Is a lawyer right for you?
Whether you choose to use an attorney or not, the internet is a resource that should be used to educate yourself on your legal issue. And if you do use an attorney you will have great questions to ask—fear not—attorneys are more than willing to educate their clients as best they can.
Depending on the complexity and the time available one has to invest, there are many legal services provided by attorneys that non-lawyers can successfully complete without the aid of an attorney. The advent of smart search engines coupled with a prolific online legal community; there are many (not all) very useful do-it-yourself tutorials and legal education resources available for nearly any legal issue that may arise. Although it may seem blurry, these legal education recourses and legal document providers do not offer legal advice. Largely all choices are left to the individual, confined to the construct of the legal document they purchase or based solely upon legal information discovered by the individual.
Educate yourself on your issue.
Begin searches broadly related to your needs, if you think you need a will or trust for your estate, search “what is a will?”; if you have a property line dispute with your neighbor, search “real property boundaries”; if you’re a new start-up and want to be sure you’re on the right track, search “how to start a business” (Obviously there are more than three possible legal issues).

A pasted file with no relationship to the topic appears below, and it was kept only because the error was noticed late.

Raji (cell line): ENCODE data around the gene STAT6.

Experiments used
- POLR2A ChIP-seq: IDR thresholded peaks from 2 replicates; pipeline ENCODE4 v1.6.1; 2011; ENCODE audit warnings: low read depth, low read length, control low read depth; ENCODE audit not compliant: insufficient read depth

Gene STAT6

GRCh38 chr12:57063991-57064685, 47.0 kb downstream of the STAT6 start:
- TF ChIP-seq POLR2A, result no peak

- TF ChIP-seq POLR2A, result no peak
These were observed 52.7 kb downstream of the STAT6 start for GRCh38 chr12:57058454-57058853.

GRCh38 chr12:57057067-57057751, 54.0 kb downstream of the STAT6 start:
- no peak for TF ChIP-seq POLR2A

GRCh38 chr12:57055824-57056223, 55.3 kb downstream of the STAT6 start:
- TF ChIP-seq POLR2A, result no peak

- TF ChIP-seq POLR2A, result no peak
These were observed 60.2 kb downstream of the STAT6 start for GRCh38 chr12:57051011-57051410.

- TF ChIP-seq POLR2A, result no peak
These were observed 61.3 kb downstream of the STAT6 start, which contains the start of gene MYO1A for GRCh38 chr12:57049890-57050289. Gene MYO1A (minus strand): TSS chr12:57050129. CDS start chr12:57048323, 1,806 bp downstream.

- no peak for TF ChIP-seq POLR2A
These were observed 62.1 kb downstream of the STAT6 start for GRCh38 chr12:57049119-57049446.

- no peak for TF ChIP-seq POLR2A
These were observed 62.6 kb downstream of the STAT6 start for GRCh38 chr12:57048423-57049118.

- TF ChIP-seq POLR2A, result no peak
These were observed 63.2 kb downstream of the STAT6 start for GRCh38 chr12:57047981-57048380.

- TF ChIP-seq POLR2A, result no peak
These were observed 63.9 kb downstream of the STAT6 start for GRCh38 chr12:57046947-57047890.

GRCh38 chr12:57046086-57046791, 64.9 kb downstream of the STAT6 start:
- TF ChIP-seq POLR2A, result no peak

From those searches you will learn the basic outline of the law and most importantly you will discover key words (such as “testamentary intent”, “Cuius est solum, eius est usque ad caelum et ad inferos”, and “limited liability company”). These are national or worldwide terms, useful so that you can use them to refine your search at the state level. Every state has its own specific laws, Michigan, like the rest of the country has laws governing water flow that are so different from New Mexico, that applying the opposite states laws your conclusion would end entirely wrong. So it is very important to search your state.
Finding a lawyer.
Lawyers do far more than provide legal information, lawyers dispense calculated advice on the big-picture; some for example, have extensive business experience, technical experience, and other unique non-legal insight. Ideally a lawyer, or law firm, will compliment your expertise, and become not only your legal guide—but also provide practical advice if needed.
Finding a lawyer that is right for you may not be easy, but it can be done with patience and enough information. Additionally it can be intimidating to cold call an attorney or to simply walk-in. Take assurance, most attorneys will make you feel very welcome and are more than willing to sit down and talk for a few minutes. Don’t expect an attorney to solve your legal issue after your first meeting, nor should you settle for the first attorney you speak with unless you feel it’s a good match. Further, a lawyer will advise you that the attorney-client relationship will not be formed until there is a signed document memorializing such intent; this protects you and the lawyer.